Creating Release Keys and Signing Builds


Android requires that each application be signed with the developer's digital keys to enforce signature permissions and application request to use shared user ID or target process. For more information on the general Android security principles and signing requirements, see the Android Security and Permissions section in the Android Developer Guide). The core Android platform uses four keys to maintain security of core platform components:

  • platform: a key for packages that are part of the core platform.
  • shared: a key for things that are shared in the home/contacts process.
  • media: a key for packages that are part of the media/download system.
  • releasekey: the default key to sign with if not otherwise specified

These keys are used to sign applications separately for release images and are not used by the Android build system. The build system signs packages with the testkeys provided in build/target/product/security/. Because the testkeys are part of the standard Android open source distribution, they should never be used for production devices. Instead, device manufacturers should generate their own private keys for shipping release builds.

Generating keys

A device manufacturer's keys for each product should be stored under vendor/<vendor_name>/security/<product_name>, where <vendor_name> and <product_name> represent the manufacturer and product names. To simplify key creation, copy the script below to this directory in a file called To customize your keys, change the line that starts with AUTH to reflect the correct information for your company:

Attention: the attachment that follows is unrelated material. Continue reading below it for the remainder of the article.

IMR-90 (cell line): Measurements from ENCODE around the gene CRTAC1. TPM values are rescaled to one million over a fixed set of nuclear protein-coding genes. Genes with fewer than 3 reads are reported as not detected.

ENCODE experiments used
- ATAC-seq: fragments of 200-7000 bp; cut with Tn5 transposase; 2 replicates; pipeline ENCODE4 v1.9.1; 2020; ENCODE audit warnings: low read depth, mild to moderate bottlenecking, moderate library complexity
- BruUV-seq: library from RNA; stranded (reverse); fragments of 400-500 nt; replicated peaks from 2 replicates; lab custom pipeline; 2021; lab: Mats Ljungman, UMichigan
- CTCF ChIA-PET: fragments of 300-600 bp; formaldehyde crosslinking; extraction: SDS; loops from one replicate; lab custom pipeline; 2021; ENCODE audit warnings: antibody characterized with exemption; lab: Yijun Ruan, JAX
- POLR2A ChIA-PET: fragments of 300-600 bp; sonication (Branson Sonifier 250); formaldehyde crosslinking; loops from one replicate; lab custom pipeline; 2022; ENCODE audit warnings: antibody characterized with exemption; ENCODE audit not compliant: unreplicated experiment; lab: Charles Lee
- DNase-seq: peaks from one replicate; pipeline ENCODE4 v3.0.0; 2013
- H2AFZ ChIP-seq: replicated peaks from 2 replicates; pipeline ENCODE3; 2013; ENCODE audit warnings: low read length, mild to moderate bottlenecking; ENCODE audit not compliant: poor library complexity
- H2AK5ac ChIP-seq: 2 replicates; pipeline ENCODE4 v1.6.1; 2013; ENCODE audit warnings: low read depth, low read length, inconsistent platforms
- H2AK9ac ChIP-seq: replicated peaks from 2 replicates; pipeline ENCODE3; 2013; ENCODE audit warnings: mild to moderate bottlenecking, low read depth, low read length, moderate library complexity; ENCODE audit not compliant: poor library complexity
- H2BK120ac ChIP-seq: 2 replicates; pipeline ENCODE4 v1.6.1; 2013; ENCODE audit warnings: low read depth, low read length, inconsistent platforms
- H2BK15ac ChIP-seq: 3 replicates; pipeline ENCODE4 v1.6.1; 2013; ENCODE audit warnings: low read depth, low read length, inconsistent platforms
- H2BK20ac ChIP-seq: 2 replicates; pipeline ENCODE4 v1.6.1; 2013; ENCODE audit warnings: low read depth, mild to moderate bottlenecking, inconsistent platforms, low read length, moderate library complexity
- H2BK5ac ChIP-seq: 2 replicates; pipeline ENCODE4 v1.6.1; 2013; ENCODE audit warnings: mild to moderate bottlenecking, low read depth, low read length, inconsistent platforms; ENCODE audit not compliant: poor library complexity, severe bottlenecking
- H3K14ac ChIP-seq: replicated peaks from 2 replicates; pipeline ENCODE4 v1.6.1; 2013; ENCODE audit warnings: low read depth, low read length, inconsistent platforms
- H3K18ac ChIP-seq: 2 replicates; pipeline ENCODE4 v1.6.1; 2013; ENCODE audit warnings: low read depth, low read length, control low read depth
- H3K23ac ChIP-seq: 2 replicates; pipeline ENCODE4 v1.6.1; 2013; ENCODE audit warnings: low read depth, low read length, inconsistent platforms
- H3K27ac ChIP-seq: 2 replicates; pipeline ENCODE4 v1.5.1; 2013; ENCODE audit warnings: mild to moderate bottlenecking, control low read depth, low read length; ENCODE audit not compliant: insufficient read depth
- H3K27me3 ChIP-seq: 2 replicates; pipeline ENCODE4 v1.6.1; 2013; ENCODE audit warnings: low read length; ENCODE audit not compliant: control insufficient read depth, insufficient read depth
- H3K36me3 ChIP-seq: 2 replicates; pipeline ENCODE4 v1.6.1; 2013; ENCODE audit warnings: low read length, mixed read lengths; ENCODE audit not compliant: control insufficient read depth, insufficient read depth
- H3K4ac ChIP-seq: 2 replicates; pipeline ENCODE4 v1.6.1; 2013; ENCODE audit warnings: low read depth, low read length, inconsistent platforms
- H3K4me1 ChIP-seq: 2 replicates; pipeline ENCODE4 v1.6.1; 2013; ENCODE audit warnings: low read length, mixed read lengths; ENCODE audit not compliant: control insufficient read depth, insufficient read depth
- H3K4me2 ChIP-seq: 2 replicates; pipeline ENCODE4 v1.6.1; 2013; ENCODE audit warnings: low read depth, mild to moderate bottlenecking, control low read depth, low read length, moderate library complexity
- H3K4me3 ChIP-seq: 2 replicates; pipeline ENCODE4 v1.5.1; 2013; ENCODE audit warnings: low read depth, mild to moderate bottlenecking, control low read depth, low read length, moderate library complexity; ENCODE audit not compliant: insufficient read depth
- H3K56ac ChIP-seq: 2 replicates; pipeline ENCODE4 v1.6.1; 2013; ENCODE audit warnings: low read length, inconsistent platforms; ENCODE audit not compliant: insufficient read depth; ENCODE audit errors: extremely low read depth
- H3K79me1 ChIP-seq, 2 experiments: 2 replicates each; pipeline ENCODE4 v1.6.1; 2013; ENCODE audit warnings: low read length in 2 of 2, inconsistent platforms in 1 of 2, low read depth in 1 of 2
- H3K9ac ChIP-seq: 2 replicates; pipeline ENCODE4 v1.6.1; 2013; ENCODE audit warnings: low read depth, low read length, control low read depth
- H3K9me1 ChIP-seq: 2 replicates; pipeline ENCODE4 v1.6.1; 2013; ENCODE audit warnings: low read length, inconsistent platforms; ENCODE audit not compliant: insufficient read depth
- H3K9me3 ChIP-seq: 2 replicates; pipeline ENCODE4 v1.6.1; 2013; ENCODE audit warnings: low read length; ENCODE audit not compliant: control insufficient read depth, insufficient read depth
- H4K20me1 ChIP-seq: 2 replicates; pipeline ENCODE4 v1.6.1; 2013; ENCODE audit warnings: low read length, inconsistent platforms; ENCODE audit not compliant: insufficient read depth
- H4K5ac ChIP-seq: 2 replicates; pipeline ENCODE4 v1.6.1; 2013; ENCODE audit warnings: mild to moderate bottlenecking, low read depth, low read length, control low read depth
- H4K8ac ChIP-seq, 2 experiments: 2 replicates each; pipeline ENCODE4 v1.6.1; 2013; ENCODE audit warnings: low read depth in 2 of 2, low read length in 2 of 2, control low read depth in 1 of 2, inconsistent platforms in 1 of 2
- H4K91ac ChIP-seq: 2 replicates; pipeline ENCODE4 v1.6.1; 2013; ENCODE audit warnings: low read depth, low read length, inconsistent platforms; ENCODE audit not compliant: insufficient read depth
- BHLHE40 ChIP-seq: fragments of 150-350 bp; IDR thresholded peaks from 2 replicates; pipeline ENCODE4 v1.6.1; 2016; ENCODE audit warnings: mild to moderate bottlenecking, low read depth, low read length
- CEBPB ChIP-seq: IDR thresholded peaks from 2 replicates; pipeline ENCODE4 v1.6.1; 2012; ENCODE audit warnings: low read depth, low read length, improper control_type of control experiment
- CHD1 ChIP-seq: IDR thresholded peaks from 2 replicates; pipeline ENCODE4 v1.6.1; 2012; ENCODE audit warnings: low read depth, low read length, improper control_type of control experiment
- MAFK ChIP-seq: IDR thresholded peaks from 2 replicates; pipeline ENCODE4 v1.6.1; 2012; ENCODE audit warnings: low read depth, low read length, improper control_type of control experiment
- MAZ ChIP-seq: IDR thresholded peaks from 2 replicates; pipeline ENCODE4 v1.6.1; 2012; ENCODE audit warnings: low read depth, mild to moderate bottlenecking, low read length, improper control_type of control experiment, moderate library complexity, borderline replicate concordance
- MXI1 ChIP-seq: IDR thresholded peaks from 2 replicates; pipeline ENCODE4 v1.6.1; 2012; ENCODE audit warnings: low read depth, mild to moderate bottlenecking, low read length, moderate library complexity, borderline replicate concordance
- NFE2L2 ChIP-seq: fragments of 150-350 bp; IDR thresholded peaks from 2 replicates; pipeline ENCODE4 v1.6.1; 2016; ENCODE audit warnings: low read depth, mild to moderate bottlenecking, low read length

AUTH='/C=US/ST=California/L=Mountain View/O=Android/OU=Android/CN=Android/'
if [ "$1" == "" ]; then
        echo "Create a test certificate key."
        echo "Usage: $0 NAME"
        echo "Will generate NAME.pk8 and NAME.x509.pem"
        echo "  $AUTH"

openssl genrsa -3 -out $1.pem 2048

openssl req -new -x509 -key $1.pem -out $1.x509.pem -days 10000 \
    -subj "$AUTH"

echo "Please enter the password for this key:"
openssl pkcs8 -in $1.pem -topk8 -outform DER -out $1.pk8 -passout stdin is a helper script to generate the platform's keys. NOTE: the password you type will be visible in your terminal window. Note the passwords you use as you will need them to sign release builds.

To generate the required 4 platform keys, run four times specifying the key name and password for each:

sh platform # enter password
sh media # enter password
sh shared # enter password
sh release # enter password

You should now have new keys for your product.

Signing a build for release

Signing a build for a release is a two-step process.

  1. Sign all the individual parts of the build.
  2. Put the parts back together into image files.

Signing applications

Use build/tools/releasetools/sign_target_files_apks to sign a target_files package. The target_files package isn't built by default, you need to make sure to specify the "dist" target when you call make. For example:

make -j4 PRODUCT-<product_name>-user dist

The command above creates a a file under out/dist called <product_name> This is the file you need to pass to the sign_target_files_apks script.

You would typically run the script like this:

./build/tools/releasetools/sign_target_files_apks -d vendor/<vendor_name>/security/<product_name> <product_name>

If you have prebuilt and pre-signed apk's in your build that you don't want re-signed, you must explicitly ignore them by adding -e Foo.apk= to the command line for each apk you wish to ignore.

sign_target_files_apks also has many other options that could be useful for signing release builds. Run it with -h as the only option to see the full help.

Creating image files

Once you have, create the images so you can put it onto a device with the command below:

build/tools/releasetools/img_from_target_files contains all the .img files. You can use fastboot update to use fastboot to get them on the device.

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